This Is What Stacey Abrams Wants For Her Birthday

Stacey Abrams' birthday isn't until December, but if you want to give her a present, she recently revealed that her idea of a perfect gift isn't flowers or cards but for people to carry on her legacy.

The topic of what to give Abrams for her birthday is one that made the rounds on social media in recent months, following President Joe Biden's election victory. Abrams, whose hard work in outreach and registering voters helped turn the state blue, was instrumental in the Democratic win (via The Cut). As noted by The Guardian, Abrams' work also helped Georgia Democratic Senators Jon Ossoff and Raphael Warnock win the state's runoff election in January, leading author and vlogger Hank Green to tweet "What does Stacey Abrams want for her birthday? Let's get it for her."

The tweet went viral, with well-wishers proposing to give her everything from "a throw pillow" to "a starship."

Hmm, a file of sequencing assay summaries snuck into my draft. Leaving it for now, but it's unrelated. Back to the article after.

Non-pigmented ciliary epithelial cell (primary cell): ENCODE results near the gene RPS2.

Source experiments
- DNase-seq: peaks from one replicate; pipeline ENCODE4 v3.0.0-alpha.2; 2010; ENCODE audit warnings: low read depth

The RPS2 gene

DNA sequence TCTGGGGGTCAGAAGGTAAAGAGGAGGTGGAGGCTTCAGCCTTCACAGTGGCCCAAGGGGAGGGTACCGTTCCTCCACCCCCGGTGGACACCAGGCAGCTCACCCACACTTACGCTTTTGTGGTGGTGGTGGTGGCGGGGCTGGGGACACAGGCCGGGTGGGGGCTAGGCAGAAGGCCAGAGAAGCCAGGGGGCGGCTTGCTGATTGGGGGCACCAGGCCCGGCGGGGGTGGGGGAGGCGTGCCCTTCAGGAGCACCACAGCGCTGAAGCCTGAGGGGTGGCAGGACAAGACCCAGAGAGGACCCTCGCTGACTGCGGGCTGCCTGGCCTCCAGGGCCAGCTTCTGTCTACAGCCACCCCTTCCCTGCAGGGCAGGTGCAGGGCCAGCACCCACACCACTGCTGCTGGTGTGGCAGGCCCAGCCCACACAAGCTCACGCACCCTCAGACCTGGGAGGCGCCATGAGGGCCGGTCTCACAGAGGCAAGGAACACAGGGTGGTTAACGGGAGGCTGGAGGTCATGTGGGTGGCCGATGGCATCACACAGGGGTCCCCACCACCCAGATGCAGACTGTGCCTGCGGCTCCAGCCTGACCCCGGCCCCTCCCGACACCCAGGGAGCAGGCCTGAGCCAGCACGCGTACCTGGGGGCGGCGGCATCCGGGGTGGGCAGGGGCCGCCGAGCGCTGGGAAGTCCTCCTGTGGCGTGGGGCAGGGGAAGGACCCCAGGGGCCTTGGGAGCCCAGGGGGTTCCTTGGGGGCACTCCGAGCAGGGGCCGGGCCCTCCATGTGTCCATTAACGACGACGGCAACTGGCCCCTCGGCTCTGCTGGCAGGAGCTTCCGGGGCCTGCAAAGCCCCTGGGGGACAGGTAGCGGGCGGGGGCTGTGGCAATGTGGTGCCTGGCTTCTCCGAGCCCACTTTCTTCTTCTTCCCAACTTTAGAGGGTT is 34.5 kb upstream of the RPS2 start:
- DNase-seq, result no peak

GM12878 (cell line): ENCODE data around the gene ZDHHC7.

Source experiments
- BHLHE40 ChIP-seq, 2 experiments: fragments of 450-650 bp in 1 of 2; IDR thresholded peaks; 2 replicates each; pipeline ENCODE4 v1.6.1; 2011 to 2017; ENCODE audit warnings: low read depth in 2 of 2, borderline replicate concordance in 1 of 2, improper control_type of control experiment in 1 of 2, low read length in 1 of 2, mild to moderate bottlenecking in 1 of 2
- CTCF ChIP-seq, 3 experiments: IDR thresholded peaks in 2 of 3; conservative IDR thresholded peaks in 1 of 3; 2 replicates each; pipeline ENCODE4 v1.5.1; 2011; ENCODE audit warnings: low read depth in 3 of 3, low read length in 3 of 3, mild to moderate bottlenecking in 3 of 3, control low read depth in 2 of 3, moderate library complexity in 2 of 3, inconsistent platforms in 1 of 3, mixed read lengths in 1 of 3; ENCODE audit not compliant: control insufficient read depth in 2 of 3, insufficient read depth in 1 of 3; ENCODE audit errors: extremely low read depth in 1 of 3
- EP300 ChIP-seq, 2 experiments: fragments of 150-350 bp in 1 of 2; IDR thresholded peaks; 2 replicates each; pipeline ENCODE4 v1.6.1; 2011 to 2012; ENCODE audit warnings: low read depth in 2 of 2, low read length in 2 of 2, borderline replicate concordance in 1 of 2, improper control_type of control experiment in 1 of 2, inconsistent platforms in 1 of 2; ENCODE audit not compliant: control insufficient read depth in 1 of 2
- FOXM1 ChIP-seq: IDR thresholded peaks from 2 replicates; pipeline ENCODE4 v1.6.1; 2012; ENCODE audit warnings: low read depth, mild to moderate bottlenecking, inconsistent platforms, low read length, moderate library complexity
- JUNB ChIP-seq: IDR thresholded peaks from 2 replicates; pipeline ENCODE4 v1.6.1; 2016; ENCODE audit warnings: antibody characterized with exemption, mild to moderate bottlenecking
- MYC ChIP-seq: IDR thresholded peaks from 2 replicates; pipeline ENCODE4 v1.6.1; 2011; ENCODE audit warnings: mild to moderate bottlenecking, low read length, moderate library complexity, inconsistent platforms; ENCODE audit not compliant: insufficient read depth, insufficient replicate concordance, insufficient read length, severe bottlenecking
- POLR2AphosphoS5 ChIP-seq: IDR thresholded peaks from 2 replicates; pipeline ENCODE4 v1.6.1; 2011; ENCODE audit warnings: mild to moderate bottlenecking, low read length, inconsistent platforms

Stacey Abrams plans to keep fighting for Georgia

So what does Abrams want? "I want to be defending voting rights," Abrams, whose birthday is on December 9, told Marie Claire in a recent interview. "I want us to effectively leverage the census and redistricting, and I want us to serve the disproportionately harmed communities. I want us to rebuild the public infrastructure of the South, using COVID not as an excuse for what was broken but as a template for what we need to do right."

Many thought that the perfect gift for Abrams would be being voted as the next governor of Georgia, an office that Abrams ran for but lost in the past. The possibility of her winning if she runs again seems likely, but don't expect a presidential bid in the future. As Abrams, who previously served in the Georgia House of Representatives, told Marie Claire, she wants to continue her outreach in Georgia and isn't looking to leave the state.

"If you can do it [in Georgia], you can prove that it is possible in enclaves that have given up," she said. "If you can do this stuff in the Deep South, if you can elect a Black Southern preacher and a Jewish son of an immigrant to the U.S. Senate while Donald Trump sits in the White House, then, by God, everything else is possible."